Apologies to anyone who actually reads this stuff about missing last month’s book review. I moved to LA for a short animation contract and have been incredibly busy with work. Here are three books I recommend:

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This book will challenge the way you view romantic and sexual relationships with historical and scientific evidence.

Apart from talking about sex, one of the biggest takeaways was the impact of modern agriculture. Before it’s adoption we didn’t need private property, we had a sharing economy as that was the most successful survival strategy of hunter gatherers. The book references current Australian aborigines who live a pre-agricultural life, and they thrive off their harsh environment and even nap most of the day!

The book suggests our post agricultural society is what established the mentality of monogamy as the adoption of private property in agriculture influenced how our society operates and that monogamy is not how we’ve evolved and they share pretty compelling evidence in this book.

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We need a new understanding of ourselves not based on pulpit proclamations or feel good hollywood fantasies, but on a bold and unashamed assessment of the plentiful scientific data that illuminate the true origins in nature of human sexuality. We don’t argue that humans are natural born Marxist hippies nor do we hold that romantic love was unknown or unimportant communities. But we’ll demonstrate that contemporary culture misinterprets the link between love and sex. With and without love, a casual sexuality was the norm for our prehistoric ancestors.

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In 2008, the catholic church paid $436 million in compensation for sexual abuse. More than one fifth of the victims were under 10 years old.

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In the US, [pornography] generates more revenue than CBS, NBC, and ABC combined and more than all professional football, baseball, and basketball franchises.

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Both concealed ovulation and extended, or more accurately, constant sexual receptivity evolved among early human females as a way of developing and cementing the pair bond by holding the attention of the constantly horny male mate. This capacity supposedly worked in two ways, first because she was always available for sex, even when not ovulating, there was no reason for him to seek other females for sexual pleasure. Second, because her fertility was hidden, he would  be motivated to stick around all the time to maximize his own probability of impregnating her and to ensure that no other males mated with her at any time, not just during a brief estrous phase.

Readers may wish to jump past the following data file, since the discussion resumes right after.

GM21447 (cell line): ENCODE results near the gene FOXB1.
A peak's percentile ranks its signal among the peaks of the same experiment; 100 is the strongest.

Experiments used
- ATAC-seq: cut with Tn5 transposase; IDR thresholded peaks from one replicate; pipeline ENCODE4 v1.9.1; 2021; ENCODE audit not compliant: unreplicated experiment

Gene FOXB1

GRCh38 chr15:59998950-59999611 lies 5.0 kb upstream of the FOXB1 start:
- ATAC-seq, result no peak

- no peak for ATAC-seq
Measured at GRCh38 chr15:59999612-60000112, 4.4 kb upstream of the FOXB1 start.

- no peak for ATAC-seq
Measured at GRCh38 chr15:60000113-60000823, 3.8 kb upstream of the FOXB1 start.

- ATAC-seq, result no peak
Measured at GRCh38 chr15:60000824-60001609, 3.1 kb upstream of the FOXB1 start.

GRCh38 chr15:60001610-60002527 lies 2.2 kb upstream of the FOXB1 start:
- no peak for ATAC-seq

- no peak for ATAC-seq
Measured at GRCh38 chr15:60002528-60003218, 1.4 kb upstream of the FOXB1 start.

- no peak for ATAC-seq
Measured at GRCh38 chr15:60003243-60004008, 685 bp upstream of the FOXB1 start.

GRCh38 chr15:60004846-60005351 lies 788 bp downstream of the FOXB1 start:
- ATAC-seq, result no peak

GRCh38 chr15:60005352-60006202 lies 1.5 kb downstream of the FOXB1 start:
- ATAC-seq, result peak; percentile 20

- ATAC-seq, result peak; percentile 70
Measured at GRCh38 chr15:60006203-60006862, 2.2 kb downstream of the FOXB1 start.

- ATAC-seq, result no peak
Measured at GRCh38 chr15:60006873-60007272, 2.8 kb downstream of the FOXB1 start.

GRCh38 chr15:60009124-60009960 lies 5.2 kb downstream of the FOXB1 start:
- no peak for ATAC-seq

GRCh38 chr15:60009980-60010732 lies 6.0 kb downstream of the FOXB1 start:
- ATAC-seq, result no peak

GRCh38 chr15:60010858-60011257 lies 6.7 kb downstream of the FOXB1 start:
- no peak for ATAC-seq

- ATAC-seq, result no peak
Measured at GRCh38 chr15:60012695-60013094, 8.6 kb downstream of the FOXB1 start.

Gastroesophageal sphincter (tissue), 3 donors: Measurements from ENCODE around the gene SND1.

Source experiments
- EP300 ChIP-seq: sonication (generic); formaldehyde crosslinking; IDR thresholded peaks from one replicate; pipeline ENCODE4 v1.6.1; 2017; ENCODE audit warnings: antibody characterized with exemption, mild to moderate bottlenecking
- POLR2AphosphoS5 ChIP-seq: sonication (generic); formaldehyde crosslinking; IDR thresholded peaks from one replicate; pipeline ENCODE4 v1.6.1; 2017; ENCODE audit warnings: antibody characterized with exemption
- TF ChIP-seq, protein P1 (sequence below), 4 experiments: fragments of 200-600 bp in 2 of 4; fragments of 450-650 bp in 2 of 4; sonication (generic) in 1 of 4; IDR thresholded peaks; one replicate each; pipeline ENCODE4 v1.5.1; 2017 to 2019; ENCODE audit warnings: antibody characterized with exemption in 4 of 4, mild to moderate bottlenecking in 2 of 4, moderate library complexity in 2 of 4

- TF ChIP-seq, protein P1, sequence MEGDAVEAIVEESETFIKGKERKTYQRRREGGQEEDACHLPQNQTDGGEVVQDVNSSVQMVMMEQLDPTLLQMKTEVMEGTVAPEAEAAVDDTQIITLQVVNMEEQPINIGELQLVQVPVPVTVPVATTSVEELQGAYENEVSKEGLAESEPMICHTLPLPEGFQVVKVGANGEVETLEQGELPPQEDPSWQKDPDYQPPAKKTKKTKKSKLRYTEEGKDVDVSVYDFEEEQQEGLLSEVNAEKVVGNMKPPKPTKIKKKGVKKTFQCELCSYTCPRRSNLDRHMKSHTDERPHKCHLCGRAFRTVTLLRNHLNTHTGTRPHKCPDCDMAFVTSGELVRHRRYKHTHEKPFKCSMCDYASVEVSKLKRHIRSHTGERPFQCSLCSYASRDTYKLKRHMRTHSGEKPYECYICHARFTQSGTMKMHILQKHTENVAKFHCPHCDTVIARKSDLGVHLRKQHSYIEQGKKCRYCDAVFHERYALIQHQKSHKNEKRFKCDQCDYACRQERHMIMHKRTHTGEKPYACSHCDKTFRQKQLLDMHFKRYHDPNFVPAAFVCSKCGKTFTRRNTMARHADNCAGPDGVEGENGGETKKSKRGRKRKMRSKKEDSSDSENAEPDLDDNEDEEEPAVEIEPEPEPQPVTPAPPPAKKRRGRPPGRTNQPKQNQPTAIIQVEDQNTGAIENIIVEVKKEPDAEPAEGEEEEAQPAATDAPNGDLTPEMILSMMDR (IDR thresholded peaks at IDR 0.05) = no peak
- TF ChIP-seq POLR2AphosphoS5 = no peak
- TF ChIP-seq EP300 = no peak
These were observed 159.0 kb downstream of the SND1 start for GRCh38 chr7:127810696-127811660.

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Recall that the total number of monogamous primate species that live in large social groups is precisely zero.

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Throughout the world the shift to agriculture accompanied a dramatic drop in the quality of most people’s diets and overall health.

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[Summarizing a point: In a famous study in 1995, the sweaty tshirt experiment, women smelled a t-shirt men had worn and then chose which they were most attracted. They chose t-shirts from men who had dissimilar immunity. This implies that evolutionarily the most successful offspring were possible by giving it a stronger immune system that had a larger genetic variation from which to pull. But, women on oral contraception chose attractiveness randomly, not based on this deep seeded evolutionary olfactory trait. This book posits this as a contributing factor to the current dissolution of marriage as many women on oral contraception meet their future husbands and, once married, the women stop taking the pill and become less interested in their husband as they regain this olfactory sense.]
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A 2005 survey of 12,000 adolescents found that those who had pledged to remain abstinent until marriage were more likely to have oral and anal sex than other teens, less likely to use condoms, and just as likely to contract sexually transmitted diseases as their unapologetically non-abstinent peers.

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A 2005 survey of 12,000 adolescents found that those who had pledged to remain abstinent until marriage were more likely to have oral and anal sex than other teens, less likely to use condoms, and just as likely to contract sexually transmitted diseases as their unapologetically non-abstinent peers.

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My father, my brother, and I have all had cancer, at the same age. Yet, we’re told the types of cancer we had are not genetic. Clearly there is something going on genetically and this book gave specific genomes to research like BRCA1 that can have a thousand known mutations that can predispose a person to cancer.

I highly recommend this book. Just these few quotes below are mind blowing.

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Your DNA is being constantly modified. Like thousands upon thousands of little light switches, some are turning on while others are turning off, all in response to what you’re doing, what you’re seeing, and what you’re feeling.

This process is mediated and orchestrated by how you live, where you live, the stresses you face, and the things you consume.